Defence lawyers for former CIA software engineer Joshua Adam Schulte say that the CIA and federal prosecutors don’t actually know for certain who was behind a 2017 leak of cyber espionage documents, let alone whether it was their client, the Wall Street Journal reported on Tuesday. Instead, they said he really pissed off the entire CIA, making him a natural scapegoat for their incompetence.
Wikileaks released the nearly 9,000 pages of documents in March 2017, claiming they were from an “isolated, high-security network situated inside the CIA’s Centre for Cyber Intelligence in Langley, Virgina [sic].” The material dealt with a number of cyber tools the U.S. intelligence community had developed for espionage purposes, including ways to bypass encryption on Android and iOS devices to break into Signal, WhatsApp, and Telegram messages; a tool called Weeping Angel that turns Samsung TVs into listening devices; and a “reverse engineering environment created by the NSA” called Ghidra. Further leaks, which WikiLeaks collectively called Vault 7, included documents related to malware development and even hinting at research into hacking smart cars.
In April 2017, security firm Symantec lent credence to the legitimacy of the documents by releasing evidence of Vault 7 tools used in the wild by unidentified operators that sounded a lot like members of the U.S. intelligence community. Australian security researcher Wayne Ronaldson later said he used the documents as the basis to build his own custom hacking tool.
According to the Journal, Schulte’s defence attorney Sabrina Shroff had a simple explanation as to why her client is facing federal prosecutors: Everyone else at the CIA hated him, making him an “easy target.” Saying Schulte had “antagonized almost every single person” at the agency, she added “was a difficult employee. But being a difficult employee does not make you a criminal.”
Federal prosecutors allege that Schulte, angry over personal disputes with other CIA colleagues and recently re-assigned to a job in another department, reinstated his own security credentials in April 2016 to download the a backup copy of the tools from a poorly protected computer network. Later that year, he left the agency for a different job. When WikiLeaks began releasing the documents in March 2017, prosecutors say, CIA staffers quickly identified him as a possible perpetrator.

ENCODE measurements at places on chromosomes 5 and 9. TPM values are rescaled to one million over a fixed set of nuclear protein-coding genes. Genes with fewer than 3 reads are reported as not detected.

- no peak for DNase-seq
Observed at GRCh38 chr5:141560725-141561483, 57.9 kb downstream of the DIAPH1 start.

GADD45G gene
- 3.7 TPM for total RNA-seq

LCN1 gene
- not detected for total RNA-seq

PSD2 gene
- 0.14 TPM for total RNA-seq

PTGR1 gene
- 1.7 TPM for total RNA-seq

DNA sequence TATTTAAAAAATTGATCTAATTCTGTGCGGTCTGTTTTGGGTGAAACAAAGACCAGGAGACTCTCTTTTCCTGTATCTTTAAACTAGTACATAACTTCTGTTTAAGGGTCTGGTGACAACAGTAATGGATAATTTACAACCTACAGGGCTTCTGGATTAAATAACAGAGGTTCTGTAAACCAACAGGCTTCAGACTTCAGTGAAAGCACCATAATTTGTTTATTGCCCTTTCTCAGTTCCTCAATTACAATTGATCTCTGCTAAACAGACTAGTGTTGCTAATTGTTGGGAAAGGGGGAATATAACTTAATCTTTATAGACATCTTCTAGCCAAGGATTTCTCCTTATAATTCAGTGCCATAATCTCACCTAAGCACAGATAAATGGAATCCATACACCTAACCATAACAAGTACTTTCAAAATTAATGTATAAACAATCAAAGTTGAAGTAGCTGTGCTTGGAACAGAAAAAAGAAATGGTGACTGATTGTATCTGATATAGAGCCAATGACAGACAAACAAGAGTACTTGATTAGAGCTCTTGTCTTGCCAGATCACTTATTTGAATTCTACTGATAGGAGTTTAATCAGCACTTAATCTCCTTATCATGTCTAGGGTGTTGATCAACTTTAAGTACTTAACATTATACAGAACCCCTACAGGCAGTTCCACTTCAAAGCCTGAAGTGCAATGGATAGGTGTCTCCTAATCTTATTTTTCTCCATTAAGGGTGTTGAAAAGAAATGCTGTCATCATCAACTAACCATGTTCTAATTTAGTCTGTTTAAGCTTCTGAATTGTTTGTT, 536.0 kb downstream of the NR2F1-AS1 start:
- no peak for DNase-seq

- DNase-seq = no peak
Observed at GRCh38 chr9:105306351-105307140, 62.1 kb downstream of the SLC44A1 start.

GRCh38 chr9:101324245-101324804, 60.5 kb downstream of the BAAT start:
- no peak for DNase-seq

Schulte is now facing 11 charges, seven of which are directly related to his alleged involvement in the leak, as well as unrelated child pornography charges arising from over 10,000 images and videos of child sex abuse authorities said they discovered on his computer during a raid in March 2017. (Those charges have been separated into their own trial.) Prosecutors also say they have evidence Schulte tried to communicate with reporters from his jail cell, as well as access logs showing he downloaded the data and tried to cover up his involvement.
Schulte’s defence team is instead arguing that the connection between Schulte and WikiLeaks is “pure speculation” and that the CIA’s protected network, DEVLAN, has awful cybersecurity that makes it impossible to determine whether he was involved or it was some other intruder. Shroff said in court on Tuesday that Schulte was a “talented, hardworking employee” who was “a pain in the arse to everybody,” according to the Journal.
Assistant U.S. Attorney David Denton, the paper wrote, also characterised Schulte as a jerk. Denton said the former CIA staffer “is not some kind of whistleblower” but instead compromised national security “out of spite” during a “spiral out of control, his quest for revenge.”
Prosecutors said they expect the trial to last about four weeks, according to Cyberscoop.
Editor's Note: This article has the US release date. We will update this article as soon as possible with an Australian release date, if available.